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Working with KAL: Intern Jimmy shares his experience of the Wool Harvest 2018


What does a working experience at We Are KAL look like? We would like to introduce our intern Jimmy to you, the first one who accompanied us during our wool harvest and processing. He was a great part of our team and we are very, very grateful for his commitment. In this post Jimmy will share his background, the experience with the KAL team in Ladakh in July and August 2018 and his ideas for the future. Enjoy!

Jimmy and Angtak collecting the sheep wool in Kharnak.
Jimmy and Angtak collecting the sheep wool in Kharnak.

"But who am I?
I am from the French countryside, not far from Lyon. I grew up surrounded by fields and since a very young age nature attracts me.
I first studied anthropology and political science at university for a year, a year that was so rewarding for my understanding of the social world. But the too theoretical aspect of these disciplines left me hungry. I then turned to agricultural studies: nothing more natural for a young person who grew up in the countryside!
And today I am a student in agriculture engineering school in Montpellier, in the south of France. What fascinates me since the beginning of these studies is the link between nature and culture.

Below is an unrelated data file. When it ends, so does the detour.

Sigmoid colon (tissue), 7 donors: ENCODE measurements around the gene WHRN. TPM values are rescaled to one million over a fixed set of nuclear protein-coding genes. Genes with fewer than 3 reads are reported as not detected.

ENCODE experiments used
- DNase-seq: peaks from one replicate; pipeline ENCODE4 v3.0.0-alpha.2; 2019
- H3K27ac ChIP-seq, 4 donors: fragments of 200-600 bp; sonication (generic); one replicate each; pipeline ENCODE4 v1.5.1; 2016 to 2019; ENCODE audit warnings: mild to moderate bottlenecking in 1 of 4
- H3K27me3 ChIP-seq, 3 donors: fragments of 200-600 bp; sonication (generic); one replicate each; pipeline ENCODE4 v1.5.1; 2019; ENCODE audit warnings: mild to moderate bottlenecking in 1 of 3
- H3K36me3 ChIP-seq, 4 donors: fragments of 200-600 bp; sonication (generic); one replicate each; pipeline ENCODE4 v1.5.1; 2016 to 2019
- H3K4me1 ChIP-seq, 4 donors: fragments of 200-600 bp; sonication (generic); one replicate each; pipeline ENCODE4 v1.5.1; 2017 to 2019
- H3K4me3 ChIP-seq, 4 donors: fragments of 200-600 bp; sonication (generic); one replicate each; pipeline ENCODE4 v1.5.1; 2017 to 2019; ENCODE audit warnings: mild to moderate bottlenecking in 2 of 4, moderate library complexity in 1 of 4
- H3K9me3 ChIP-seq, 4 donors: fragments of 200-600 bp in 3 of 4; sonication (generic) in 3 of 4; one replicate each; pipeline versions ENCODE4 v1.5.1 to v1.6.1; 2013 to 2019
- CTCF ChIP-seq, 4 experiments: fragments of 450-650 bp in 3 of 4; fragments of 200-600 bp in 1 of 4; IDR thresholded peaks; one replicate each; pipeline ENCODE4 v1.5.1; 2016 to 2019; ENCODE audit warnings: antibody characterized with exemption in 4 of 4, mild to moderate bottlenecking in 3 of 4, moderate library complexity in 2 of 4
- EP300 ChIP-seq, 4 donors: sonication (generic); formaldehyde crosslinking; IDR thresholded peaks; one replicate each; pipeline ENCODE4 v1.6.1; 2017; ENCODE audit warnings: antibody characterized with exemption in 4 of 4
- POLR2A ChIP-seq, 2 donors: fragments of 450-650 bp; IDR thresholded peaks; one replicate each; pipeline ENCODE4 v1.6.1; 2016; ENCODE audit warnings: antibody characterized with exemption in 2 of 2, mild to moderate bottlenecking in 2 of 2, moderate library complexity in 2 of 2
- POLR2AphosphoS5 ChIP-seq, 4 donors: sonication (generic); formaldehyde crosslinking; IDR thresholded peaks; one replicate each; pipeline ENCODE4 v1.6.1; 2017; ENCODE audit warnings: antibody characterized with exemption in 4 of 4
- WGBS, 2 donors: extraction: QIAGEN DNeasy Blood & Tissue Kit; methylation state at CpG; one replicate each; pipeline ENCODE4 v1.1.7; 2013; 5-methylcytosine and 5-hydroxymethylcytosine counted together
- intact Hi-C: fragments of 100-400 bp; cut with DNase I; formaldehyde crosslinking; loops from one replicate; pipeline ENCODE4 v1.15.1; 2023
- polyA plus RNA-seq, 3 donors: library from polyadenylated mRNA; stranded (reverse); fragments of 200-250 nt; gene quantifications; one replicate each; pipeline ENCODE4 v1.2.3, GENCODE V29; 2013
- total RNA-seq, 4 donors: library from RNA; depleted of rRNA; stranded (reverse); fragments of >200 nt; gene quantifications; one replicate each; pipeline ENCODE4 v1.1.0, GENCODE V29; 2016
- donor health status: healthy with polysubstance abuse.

Always writing down valuable information for his own research.

In an increasingly urban world where we hear a lot about the negative impact of humans on the planet, we often forget that there are also positive synergies.
Part of the biodiversity exists today only through human activities! This is for example the case of grasslands; Without animal breeding, the landscapes would be invaded by the forests and all the country flowers would disappear in the shade of the trees.
It is therefore this strong link between Man and nature that I am questioning, for the moment as a simple observer of what already exists, through traineeships in gardening, beekeeping and today in wool with We Are Kal.

Jimmy together with the weavers Tashi Yangchen, Padma Angmo and Tsering Yangzom cleaning the sheep wool after skirting it. Here dung and thick hair is removed.

Paradoxically, we live in a hyper-connected era, which allows us to inform ourselves about everything to finally realize that we do not know anything.